Page:The dialect of the southern counties of Scotland - Murray - 1873.djvu/43

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and written in this country, may be conveniently divided into three periods. The first, or early period, during which the literary use of this dialect was common to Scotland, with England north of the Humber, extends from the date of the earliest specimens to the middle or last quarter of the fifteenth century. The second, or middle period, during which the literary use of the northern dialect was confined to Scotland (the midland dialect having supplanted it in England), extends from the close of the fifteenth century to the time of the Union. The third, or modern period, during which the northern dialect has ceased to be the language of general literature in Scotland also, though surviving as the speech of the people and the language of popular poetry, extends from the union of the kingdoms to the present day.

§ 12. The language of the early period may be called Early Lowland Scotch, at least that of the early Scottish writers. In point of fact it is simply the northern English, which was spoken from the Trent and Humber to the Moray Forth, and which differed characteristically from the Midland English, which adjoined it on the South, and still more from the Southern English which prevailed beyond the Thames.[1] The final division of the Northan-hymbrian territory—over which the King of Scots had at times held dominion as far south as the Tees, and the King of England claimed supremacy as far north as the Forth—between the two kingdoms, produced no sudden break in the common language. Previous to the War of Independence, the relations of the owners of the soil in this territory were such that the division was more nominal than real; and even after that struggle, which made every one either an Englishman or a Scotchman, and made English and Scotch names of division and bitter enmity, Barbour at Aberdeen, and Richard Rolle de Hampole near Doncaster, wrote for their several countrymen in the same identical dialect. It is not, of course, implied that in the matter of orthography, in which every man did that which was right in his own eyes—and ears—and in which every copying clerk altered the spelling or his original to suit his own taste or convenience, there was absolute uniformity, although, even in this matter, the older our examples are, the closer is the agreement. The following spe-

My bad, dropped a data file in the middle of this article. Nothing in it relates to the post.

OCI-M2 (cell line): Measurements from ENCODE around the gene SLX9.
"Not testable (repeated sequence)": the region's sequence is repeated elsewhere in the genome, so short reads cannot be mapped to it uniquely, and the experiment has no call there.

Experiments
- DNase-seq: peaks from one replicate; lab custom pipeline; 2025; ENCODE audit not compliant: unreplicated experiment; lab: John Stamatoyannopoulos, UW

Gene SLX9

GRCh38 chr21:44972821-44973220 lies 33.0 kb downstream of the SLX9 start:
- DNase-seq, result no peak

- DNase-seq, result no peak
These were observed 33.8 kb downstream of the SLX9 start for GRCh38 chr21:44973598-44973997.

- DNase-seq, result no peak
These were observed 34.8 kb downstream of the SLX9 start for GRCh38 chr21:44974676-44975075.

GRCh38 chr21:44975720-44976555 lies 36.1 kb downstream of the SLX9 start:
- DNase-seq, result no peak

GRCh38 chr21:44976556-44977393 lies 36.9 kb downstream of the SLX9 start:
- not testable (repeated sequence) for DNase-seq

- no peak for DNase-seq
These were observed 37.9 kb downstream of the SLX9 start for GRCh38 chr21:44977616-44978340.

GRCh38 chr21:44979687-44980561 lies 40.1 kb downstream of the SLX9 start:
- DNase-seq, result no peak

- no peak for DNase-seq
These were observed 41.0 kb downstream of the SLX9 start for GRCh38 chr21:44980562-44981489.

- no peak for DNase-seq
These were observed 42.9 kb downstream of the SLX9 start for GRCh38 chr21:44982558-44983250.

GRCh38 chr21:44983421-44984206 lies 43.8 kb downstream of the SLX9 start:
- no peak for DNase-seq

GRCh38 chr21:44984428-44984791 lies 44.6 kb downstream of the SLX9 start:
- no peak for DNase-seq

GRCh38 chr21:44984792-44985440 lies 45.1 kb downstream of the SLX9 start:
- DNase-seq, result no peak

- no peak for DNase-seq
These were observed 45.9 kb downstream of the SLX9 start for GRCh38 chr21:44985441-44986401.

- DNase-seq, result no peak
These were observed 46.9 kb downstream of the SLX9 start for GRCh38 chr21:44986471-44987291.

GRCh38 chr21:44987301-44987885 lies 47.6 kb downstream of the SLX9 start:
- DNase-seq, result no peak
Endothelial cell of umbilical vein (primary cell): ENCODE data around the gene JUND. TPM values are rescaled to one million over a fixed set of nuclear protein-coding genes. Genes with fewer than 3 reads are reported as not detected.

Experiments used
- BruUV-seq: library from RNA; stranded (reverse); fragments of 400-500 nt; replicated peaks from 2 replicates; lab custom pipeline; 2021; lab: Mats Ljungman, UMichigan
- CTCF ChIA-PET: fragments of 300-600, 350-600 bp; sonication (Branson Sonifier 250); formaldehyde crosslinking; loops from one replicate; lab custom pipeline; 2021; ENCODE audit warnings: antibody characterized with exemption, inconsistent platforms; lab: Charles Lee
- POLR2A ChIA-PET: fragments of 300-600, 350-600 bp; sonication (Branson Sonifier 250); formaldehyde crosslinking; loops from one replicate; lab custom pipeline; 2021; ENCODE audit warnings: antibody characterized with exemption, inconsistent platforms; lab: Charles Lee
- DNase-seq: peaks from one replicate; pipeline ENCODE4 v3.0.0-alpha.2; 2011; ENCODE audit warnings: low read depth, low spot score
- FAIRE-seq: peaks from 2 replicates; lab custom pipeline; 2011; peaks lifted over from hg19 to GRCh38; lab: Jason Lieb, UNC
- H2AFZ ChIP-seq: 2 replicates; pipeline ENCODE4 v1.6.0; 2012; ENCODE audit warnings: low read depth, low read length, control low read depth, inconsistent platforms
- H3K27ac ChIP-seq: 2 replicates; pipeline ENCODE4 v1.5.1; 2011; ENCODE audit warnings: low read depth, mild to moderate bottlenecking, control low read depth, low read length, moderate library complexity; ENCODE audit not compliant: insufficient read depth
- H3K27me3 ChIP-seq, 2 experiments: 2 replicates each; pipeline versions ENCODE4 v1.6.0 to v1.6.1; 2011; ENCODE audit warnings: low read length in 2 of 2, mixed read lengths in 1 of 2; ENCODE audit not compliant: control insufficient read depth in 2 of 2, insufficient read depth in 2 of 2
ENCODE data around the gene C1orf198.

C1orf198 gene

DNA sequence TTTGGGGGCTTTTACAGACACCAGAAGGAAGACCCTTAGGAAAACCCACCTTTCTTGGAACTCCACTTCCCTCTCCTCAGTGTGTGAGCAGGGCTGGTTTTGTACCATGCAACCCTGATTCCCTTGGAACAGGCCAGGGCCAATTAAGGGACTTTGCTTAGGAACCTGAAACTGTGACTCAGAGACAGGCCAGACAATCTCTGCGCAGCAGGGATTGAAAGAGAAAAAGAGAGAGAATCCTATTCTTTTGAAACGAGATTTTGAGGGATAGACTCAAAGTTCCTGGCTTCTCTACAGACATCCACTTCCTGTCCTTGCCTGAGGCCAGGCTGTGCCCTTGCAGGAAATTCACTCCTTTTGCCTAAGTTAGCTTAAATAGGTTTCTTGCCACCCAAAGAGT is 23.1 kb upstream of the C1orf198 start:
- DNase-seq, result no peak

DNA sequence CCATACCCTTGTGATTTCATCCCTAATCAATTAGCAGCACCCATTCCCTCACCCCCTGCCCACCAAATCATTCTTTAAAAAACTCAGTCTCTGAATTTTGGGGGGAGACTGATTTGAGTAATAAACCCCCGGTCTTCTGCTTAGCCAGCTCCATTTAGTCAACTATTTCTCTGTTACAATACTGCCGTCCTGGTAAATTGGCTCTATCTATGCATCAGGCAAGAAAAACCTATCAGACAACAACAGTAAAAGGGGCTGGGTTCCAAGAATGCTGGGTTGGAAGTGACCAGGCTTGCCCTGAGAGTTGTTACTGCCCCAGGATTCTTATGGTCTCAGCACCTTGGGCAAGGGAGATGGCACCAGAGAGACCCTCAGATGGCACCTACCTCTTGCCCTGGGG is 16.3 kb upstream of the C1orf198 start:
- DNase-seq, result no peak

It is to be regretted that Macpherson, in his printed edition of Wyntown—implicitly copied, apparently, by all subsequent writers—instead of following the contemporary Royal MS., altered the last line after this garbled copy, reading:—

    Succour Scotland, and remede,
    That stad is in perplexyte,

    which is simply nonsense, although Dr. Jamieson makes stad a past participle, meaning placed. The meaning of the two lines is evidently "Succour Scotland, and remedy that state (or stead?) in its perplexity."

  1. For the distinguishing characteristics of the three great English dialects of the 13th and 14th centuries, the reader is referred to Mr. R. Morris's "Specimens of Early English," and his numerous contributions to English philology in the proceedings of the Philological, and publications of the Early English Text Society.